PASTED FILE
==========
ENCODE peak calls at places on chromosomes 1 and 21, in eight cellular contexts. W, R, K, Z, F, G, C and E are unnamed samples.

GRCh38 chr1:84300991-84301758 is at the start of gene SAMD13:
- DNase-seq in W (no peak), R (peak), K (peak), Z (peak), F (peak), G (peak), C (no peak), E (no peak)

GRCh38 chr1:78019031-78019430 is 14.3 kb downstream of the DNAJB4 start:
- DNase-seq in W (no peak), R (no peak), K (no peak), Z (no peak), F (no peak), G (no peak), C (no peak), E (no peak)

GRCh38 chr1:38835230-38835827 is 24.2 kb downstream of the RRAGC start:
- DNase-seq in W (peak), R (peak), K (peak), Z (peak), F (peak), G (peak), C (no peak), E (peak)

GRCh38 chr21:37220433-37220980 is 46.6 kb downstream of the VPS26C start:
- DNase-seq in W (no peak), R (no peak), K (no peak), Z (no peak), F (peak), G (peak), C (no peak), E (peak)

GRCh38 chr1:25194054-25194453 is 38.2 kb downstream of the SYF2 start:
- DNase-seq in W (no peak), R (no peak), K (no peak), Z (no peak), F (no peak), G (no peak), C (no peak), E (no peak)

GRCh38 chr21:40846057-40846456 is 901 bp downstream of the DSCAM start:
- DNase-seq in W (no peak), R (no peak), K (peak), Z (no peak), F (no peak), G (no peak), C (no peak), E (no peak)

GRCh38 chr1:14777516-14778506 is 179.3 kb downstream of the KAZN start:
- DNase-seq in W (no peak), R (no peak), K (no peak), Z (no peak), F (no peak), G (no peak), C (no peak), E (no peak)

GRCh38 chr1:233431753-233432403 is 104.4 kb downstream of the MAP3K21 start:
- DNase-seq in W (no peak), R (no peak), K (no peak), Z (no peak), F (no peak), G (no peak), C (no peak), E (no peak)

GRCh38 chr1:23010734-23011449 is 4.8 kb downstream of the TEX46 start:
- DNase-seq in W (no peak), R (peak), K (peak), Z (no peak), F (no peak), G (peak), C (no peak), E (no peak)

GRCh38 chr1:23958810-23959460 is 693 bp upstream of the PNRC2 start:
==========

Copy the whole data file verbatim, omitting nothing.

ENCODE peak calls at places on chromosomes 1 and 21, in eight cellular contexts. W, R, K, Z, F, G, C and E are unnamed samples.

GRCh38 chr1:84300991-84301758 is at the start of gene SAMD13:
- DNase-seq in W (no peak), R (peak), K (peak), Z (peak), F (peak), G (peak), C (no peak), E (no peak)

GRCh38 chr1:78019031-78019430 is 14.3 kb downstream of the DNAJB4 start:
- DNase-seq in W (no peak), R (no peak), K (no peak), Z (no peak), F (no peak), G (no peak), C (no peak), E (no peak)

GRCh38 chr1:38835230-38835827 is 24.2 kb downstream of the RRAGC start:
- DNase-seq in W (peak), R (peak), K (peak), Z (peak), F (peak), G (peak), C (no peak), E (peak)

GRCh38 chr21:37220433-37220980 is 46.6 kb downstream of the VPS26C start:
- DNase-seq in W (no peak), R (no peak), K (no peak), Z (no peak), F (peak), G (peak), C (no peak), E (peak)

GRCh38 chr1:25194054-25194453 is 38.2 kb downstream of the SYF2 start:
- DNase-seq in W (no peak), R (no peak), K (no peak), Z (no peak), F (no peak), G (no peak), C (no peak), E (no peak)

GRCh38 chr21:40846057-40846456 is 901 bp downstream of the DSCAM start:
- DNase-seq in W (no peak), R (no peak), K (peak), Z (no peak), F (no peak), G (no peak), C (no peak), E (no peak)

GRCh38 chr1:14777516-14778506 is 179.3 kb downstream of the KAZN start:
- DNase-seq in W (no peak), R (no peak), K (no peak), Z (no peak), F (no peak), G (no peak), C (no peak), E (no peak)

GRCh38 chr1:233431753-233432403 is 104.4 kb downstream of the MAP3K21 start:
- DNase-seq in W (no peak), R (no peak), K (no peak), Z (no peak), F (no peak), G (no peak), C (no peak), E (no peak)

GRCh38 chr1:23010734-23011449 is 4.8 kb downstream of the TEX46 start:
- DNase-seq in W (no peak), R (peak), K (peak), Z (no peak), F (no peak), G (peak), C (no peak), E (no peak)

GRCh38 chr1:23958810-23959460 is 693 bp upstream of the PNRC2 start: